Photoshop Tutorial for Non-Designers: Removing a Background

Joseph Grubbs-HardyWed, 09/10/2014 - 08:00

Design for Marketers

As marketers, we're asked to wear several hats. Occasionally, one of those hats is designer. But without the right Photoshop skills, your graphics can come out looking...well let's just say you were better off paying a designer. With our series of "Design for Marketers" demos, you will be provided with a complete toolbox of design skills needed to wow your manager with your next HTML email, image ad, or website banner. Next up in our series is a step-by-step demo on how to remove the background from and existing image.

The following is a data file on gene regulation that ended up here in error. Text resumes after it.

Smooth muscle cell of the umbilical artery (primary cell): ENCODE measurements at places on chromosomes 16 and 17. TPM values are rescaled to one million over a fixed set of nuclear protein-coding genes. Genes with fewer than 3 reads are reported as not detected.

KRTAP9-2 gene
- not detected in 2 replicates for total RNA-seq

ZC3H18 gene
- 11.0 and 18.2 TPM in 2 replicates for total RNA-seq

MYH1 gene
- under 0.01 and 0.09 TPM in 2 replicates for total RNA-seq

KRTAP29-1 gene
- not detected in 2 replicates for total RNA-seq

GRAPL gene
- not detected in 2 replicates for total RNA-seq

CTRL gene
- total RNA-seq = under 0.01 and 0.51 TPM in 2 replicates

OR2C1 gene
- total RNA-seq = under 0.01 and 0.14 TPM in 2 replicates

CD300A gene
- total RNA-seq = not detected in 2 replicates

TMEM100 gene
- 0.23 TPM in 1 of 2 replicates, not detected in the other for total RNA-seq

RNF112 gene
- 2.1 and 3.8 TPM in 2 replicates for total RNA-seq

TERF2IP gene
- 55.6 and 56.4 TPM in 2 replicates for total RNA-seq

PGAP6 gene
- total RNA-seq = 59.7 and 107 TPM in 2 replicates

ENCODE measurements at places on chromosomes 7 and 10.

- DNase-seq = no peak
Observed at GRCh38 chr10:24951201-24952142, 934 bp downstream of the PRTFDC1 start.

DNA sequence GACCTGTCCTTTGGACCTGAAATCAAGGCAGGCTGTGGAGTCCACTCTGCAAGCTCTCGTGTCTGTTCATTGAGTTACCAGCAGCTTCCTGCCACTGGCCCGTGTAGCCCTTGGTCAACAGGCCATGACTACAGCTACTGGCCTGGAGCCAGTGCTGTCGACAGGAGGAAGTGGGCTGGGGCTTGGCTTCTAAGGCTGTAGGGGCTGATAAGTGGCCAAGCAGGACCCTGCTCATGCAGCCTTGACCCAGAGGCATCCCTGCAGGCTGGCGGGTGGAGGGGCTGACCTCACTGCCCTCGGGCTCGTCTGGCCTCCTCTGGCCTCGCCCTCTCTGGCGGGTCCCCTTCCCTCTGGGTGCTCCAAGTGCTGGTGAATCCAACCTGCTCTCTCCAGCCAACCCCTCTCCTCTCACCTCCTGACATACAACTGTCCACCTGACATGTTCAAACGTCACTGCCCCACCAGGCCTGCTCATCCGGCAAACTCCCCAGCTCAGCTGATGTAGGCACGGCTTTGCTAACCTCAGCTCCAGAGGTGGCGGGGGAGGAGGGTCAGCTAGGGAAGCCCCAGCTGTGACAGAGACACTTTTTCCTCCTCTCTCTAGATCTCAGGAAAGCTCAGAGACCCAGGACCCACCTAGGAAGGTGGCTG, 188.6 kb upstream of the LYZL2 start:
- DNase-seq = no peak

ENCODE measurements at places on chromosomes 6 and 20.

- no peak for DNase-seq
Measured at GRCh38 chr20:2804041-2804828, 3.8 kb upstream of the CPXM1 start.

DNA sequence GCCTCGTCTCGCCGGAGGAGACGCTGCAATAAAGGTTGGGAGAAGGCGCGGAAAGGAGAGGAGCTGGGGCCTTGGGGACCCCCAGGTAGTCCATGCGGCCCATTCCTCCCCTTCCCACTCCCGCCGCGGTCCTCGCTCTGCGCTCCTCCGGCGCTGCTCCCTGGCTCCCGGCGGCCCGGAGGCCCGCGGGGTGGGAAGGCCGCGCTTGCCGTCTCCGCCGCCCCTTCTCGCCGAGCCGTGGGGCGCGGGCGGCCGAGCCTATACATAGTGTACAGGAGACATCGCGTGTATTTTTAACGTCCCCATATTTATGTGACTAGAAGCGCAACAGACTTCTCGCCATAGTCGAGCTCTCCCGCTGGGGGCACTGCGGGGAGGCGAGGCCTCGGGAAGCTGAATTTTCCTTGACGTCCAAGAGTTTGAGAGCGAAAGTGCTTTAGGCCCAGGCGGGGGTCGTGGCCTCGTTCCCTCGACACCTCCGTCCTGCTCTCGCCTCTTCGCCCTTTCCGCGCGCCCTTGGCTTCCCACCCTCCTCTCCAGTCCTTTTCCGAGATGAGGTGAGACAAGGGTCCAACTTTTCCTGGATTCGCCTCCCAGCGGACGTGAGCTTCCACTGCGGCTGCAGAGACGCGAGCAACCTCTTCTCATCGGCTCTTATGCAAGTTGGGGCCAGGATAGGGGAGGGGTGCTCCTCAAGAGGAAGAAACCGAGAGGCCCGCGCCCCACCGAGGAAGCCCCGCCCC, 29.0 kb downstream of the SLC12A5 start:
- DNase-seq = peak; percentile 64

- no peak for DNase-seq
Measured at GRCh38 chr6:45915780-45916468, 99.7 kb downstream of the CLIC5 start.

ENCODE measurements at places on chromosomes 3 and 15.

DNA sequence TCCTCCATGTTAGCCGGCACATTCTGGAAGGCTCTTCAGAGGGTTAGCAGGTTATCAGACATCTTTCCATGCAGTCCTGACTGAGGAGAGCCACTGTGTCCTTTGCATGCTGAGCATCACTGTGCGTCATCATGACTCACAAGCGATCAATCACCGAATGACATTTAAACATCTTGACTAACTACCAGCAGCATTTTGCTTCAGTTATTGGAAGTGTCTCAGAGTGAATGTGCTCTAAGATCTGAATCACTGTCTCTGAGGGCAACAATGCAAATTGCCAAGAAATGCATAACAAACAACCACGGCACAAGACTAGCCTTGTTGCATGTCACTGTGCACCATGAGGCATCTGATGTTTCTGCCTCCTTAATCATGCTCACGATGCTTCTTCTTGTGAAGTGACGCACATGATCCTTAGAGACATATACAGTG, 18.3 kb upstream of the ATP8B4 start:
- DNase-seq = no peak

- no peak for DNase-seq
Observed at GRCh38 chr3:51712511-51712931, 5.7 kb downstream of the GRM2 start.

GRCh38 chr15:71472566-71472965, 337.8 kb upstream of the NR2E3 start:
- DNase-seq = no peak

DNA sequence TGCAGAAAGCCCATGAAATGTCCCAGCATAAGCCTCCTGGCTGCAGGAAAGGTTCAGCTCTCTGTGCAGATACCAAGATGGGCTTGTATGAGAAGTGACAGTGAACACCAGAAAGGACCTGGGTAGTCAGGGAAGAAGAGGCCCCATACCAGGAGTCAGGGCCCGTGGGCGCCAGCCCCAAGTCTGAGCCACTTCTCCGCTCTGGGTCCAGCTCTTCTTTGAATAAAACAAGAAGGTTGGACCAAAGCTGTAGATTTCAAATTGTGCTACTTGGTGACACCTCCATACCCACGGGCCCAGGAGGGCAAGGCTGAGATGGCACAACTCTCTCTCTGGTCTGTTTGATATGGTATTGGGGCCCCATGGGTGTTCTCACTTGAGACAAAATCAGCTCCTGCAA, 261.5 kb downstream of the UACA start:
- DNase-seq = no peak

Transcript: Hello and Welcome to design for marketers. My name is JGH and I am a graphic designer for ASPE. In this series we offer up tips and tricks to enable you to complete common design tasks more easily and with better results. This series is specifically targeted to marketers or others who may be working on graphics projects who may not have any formal training in the field. In this video, I will be covering the topic of removing an image’s background so that it may be placed on another background. For this tutorial we will be using an image just has a simple white background.  These same techniques can be used on a variety of images, ones with much more complicated backgrounds. For the sake of simplicity of being able to easily demonstrate these techniques and not have the video take too long, I am going to use an all-white background. The techniques are pretty much the same but sometimes take longer to fine tuning things. The first step in this process is to create a simple selection around the image you want to remove the background from, in this case the woman here. There are several ways you can accomplish this and two of them are located under the magnetic lasso tool; the magic wand tool and the quick selection tool.  A third way, is the magnetic lasso tool then finally we have select color range. Each of them is used for different types of backgrounds or types of objects, but some of them can work in the same situation. I will jus briefly go over each of these and go over these differences of the tools. Magic wand is very good if you have a background which is pretty much is one solid color. Select the magic wand tool and click on the background. It will just select all of the background for you. Obviously, the images that I picked is very easy to do this on, but you might have images that you are working on that have slightly more complicated backgrounds so this would not work quite as well. With the magic wand tools I keep the tolerance to set around 10, if you have much higher than that it will start selecting parts of your object and you don’t want that. Even with this one sleeve it’s pretty light and blends in with the background so it selected a little bit of that sleeve. However, we can go back and fix that up later. You also want to have “contiguous” checked otherwise if there was a bit of white in your object, it would select that. If contiguous is checked it means it only selected colors that are touching. If there is another color within the object that matches the background, it still will not select that. It is leaving a little bit of background white here. We will have to go back and select that later, but it is much better than having to pick out a bunch of different white from within the object that we don’t want selected. To show you a different method, I’m going to go ahead and deselect that. If we use the click selection tool then we basically take this and paint over our object that we want selected. This is good if your background is not one solid color but your image is fairly similar. So if you have an object that has a lot of detail to it, then this generally does not work very well.  This tool can also sometimes be a little finicky and can sometimes select large areas of your image that you don’t want selected. How I undid that, I held down the ALT (or Option key on Mac) and painted back over which deselected what I had previously selected. Now we are back to basically the same place that we were with the magic wand tool. Again, it can’t really do very well on that sleeve. If I try and get it selected then it tries to select this whole half of the image so we are just going to leave that partially selected. Now after undoing that we will go to the magnetic lasso tool. With this tool it does not matter how complicated the inside of the image is or the background itself as long as there is a clear definition between the two. So for this, you basically just run along the edge of your object and it will snap to what it thinks is the edge of the object. In this case it is a white background so the tool can tell what is object and what is background. It generally works pretty well. The hair is going to cause a little problem for it, but the hair is going to be a problem for all of these methods. We are going to go over how to handle that a little bit later in this video. So, you get the idea and I am just going to finish up here. I am just going to deselect that and go onto Select-> Color Range. Now with select color range, it is somewhat similar to the magic wand tool. With one big difference, in that you can select/control how similar the color can be to the color that you have selected and it kind of fades into that color. So with all of the other methods we have been using something is either 100 percent selected or 100 percent deselected, so there is no middle range between the two. So with select color range, this is a preview here, there are some grays in there, so it’s not just completely selected or completely unselected.  That would lead to an overall better quality mask but as you  can see it is not perfect because of how white her shirt is, its missing some of the shirt and the papers. That’s one downside to color range, it’s harder to control and it doesn’t really have much of any edge detection. It’s harder to control what areas of the image you want selected, it selects things based on the color. Each of these 4 methods has different pros and cons and can be used for different purposes but the end result of all of them is pretty much just the same. If you use the magic wand you will have to invert your selection which you can do by going to Select-> Inverse or command+shift+i. Now as I said, it misses this little bit of background white right here. So you can either click on the “deselect” or the “subtract from selection” button or hold down the ALT button and that will deselect that little bit that was missing. This part of her sleeve is still similar to the background and there are not really any automatic tools in Photoshop that are going to be able to detect that part, so what we will probably have to do is go in with the lasso tool. It currently has the “Add to Selection” button clicked here, so we will just click around the edges of the sleeve and it will add this to the rest of our selection. Notice there is a little bit of the collar here that is fading into the background, so we can go ahead and select that with the lasso tool. Cleaning it up this way can be done with any of methods I showed you earlier since they are all the same kind of masks that will work the same way with any of them. At this point you might say “hey, this looks pretty good.” The outside hugs the object pretty well and it looks like you would be able to take it and put it on a different background and it would be fine. Now, let actually do that really quick… and you can see there is quite a lot of white left around the edges. As I said earlier most of these masking techniques are either 100 percent selected or 100 percent deselected, there is no middle ground. You can see here, there is not really any fade between the two. There is just a hard edge where our selection landed which causes this white line and it doesn’t really look very convincing. It is obvious that we copy and pasted from another image and that’s not really what we want. I’m going to undo the background where we have our image and the selection around it. What we are going to do to solve that problem is use the “refine edge” button. To get that to show up in the menu bar you have to have any of these selection tools selected; the magic wand, the lasso tools, or the marquee tools. If any of these are selected then the refine edge button will show up. When you click on that, it will bring up this dialogue box here. At first glance, not very much has changed but if you select a different view, you can view the original image on black. You can see already without messing around with any of the options yet, it looks a lot better than it did when we just copy and pasted it onto a black background. There are still some areas that need some work but simply pressing the button already made a good deal of improvement. The way the “refine edge” tool works is it has a radius around the edge of the selection you had to find and looks for background differentiation so it can figure out what is the background and what is the foreground in order to fade between the two of them. You can also define how large a radius around that edge you want to search for. So if you have a much larger radius and since that shoulder is so similar to the background, it is getting the rest of that. So we want the radius to be pretty small for the most of this. The reason why it still has the white in the hair is because the radius isn’t large enough up in the hair. The “smart radius” which I have checked here, attempts to figure out how much it needs to look at but it can’t really solve everything. So, click “show radius” here, it will show you where it thinks it needs to look to figure out where the edges of the object are. As you can see, it is not really looking inside that hair area at all. What we can do to solve that is using the default tool that is selected when you go into the refine edge dialogue is the refine radius tool. If we take that and make it a little bit smaller just by clicking the left square bracket button, we go ahead and paint over this area that had the white in the hair. It is going to be able to tell that it needs to check for edges in that area. It might have over did it a little bit but we can fix that by playing with the settings below. Basically anywhere that is white or anywhere there is that edge of the hair you can go ahead and paint over that so that PhotoShop knows to look in that area for the edges. The rest of the image should be good just because we used the “Automatic Edge Detection”. So what we have here is the default in automatic edge detector. Even though the edge detection radius is giving us a little bit of a smooth edge there, there is some jaggedness in a lot of places so we are going to bump up “Smooth” just a little bit here. You can see that it is already helping a lot. That gives us a much more even edge but it is looking a little fuzzy so we can go ahead and increase the contrast a little bit which isn’t going to return it to the jaggedness  but make it a little bit more of a hard edge. There is not much blending between her and the background. So now I will just keep the settings as they are and just fix that later. With this particular example it does not make much for a difference but this “Decontaminate colors” button is very useful if you are removing an object from a colored background. If the background had been anything but white, if it had been red or blue, there would have been a little bit of the color seeping into the object and we don’t want that previous color highlighting the edge of our object. So the “Decontaminate Colors” button, detects what color the background is and tries to remove that from the edges of the object. I normally always leave it checked but it is still useful to know what it does because there are some occasions when you do not want that button checked. Now, using the “Output To” field we are going to select “New Layer with Layer Mask”. This is the default when you check “Decontaiminate Colors” but it is also my preferred output because it gives you a lot of options that you can continue to use to refine this after you get out of this dialogue. We are going to go ahead and click Okay on the box now. As you can see, we still have our original layer here and now we have a new layer and a layer mask. If you watched our previous video on Layer Masks you will have some previous knowledge but I will recap quickly. A Layer mask is something that is linked with a layer.  Where a layer mask is white the object is visible. If the layer mask is black then the object is not visible. Layer masks are also in grey scale so if you have levels of gray, 50 percent gray for example, then the object is going to be 50 percent transparent. That is very useful for not having those hard edges we had when we used a basic selection. One other great thing about a layer mask is that it doesn’t affect the layer at all. So the layer underneath this layer mask is still there. So, if we now get a brush tool and click on the layer mask here so we are drawing on the correct one and select a black and then we can draw in black. Then if you go back in white, you can draw back the image that you erased with the black paint. But the great thing about layer masks is that you don’t necessarily have to undo if you make a mistake. If it had all been contained within the object that I used then I do not have to undo anything and can just switch over to white to draw it back in and it will reappear. So for a layer mask, if you have been working with an image for a long period of time and realize that you did something you didn’t mean to way back at the beginning, you won’t have to undo everything.  You can go back and redraw the part that you messed up on because the layer still exists.  This is much better than using the eraser tool or because the only way to get the object back after you have erased it would be the undo tool and there is obviously a limit to how much you can do. Now let’s get this image on a contrasting background to see how we’re doing. In a lot of cases the background that you are putting an object on is going to be pretty similar to the background that you are taking from and so you could just go ahead and put it on the background that it is going to be used on and just make sure it looks good there. However, I usually like to put it on as contrasting background as I can just because there may be things that you can’t see on the screen, especially if you are planning on printing the image out. The printed page is a lot less forgiving than your screen is, so there may be some details you are missing if you just put it on a background that is pretty similar to what it is coming from. So just to be safe I like to have a layer behind it, which I am going to create now with the New Layer button. I usually like to have it on a very bright color that is pretty different from the image itself so it’s easy to tell what is the image and what is the background. So now I am going to select the paint bucket tool and fill that in with the color. Now you can see there is a little bit of white here so we are going to go get our paint brush tool and click back on the layer mask. We don’t want this white to show up so we are going to be drawing black it will make this object no longer visible. You can either hit the arrows keys or you can hit the X key on your keyboard and that will flip the foreground and the background. This is very useful for working with the layer masks so you can quickly switch back and forth between drawing and erasing. Still have a little bit of white there so I am going to zoom in so I can get a little bit more detailed with this. This was overall a pretty simple image to mask out so PhotoShop was able to do it pretty well on its own. When you look at the edge of this folder you can see it looks a little weird but I can’t tell exactly what the issue is so I am going to go ahead and take our previous layer with the refine edge left intact, it did not modify that at all. It just created a new layer. We are going to take that and make it visible again and turn down the Opacity a little bit. We can just kind of see that layer and we can still see how our new layer is different. You can continue editing this layer mask, editing little bits of the background that you don’t want. You can spend as long or as short doing this as you want but it is completely dependent on your application and if it is just going to be a thumbnail then you don’t really need to spend much time at all but if you are going to be printing your image out then you would want to spend a good amount of time touching things up and making sure that there is none of that little masking residue left. This is basically all that there is when changing backgrounds. At this point the image is completely separate and you can take the image and move it around or put it on whatever background you want. That is it for this video, thank you for watching.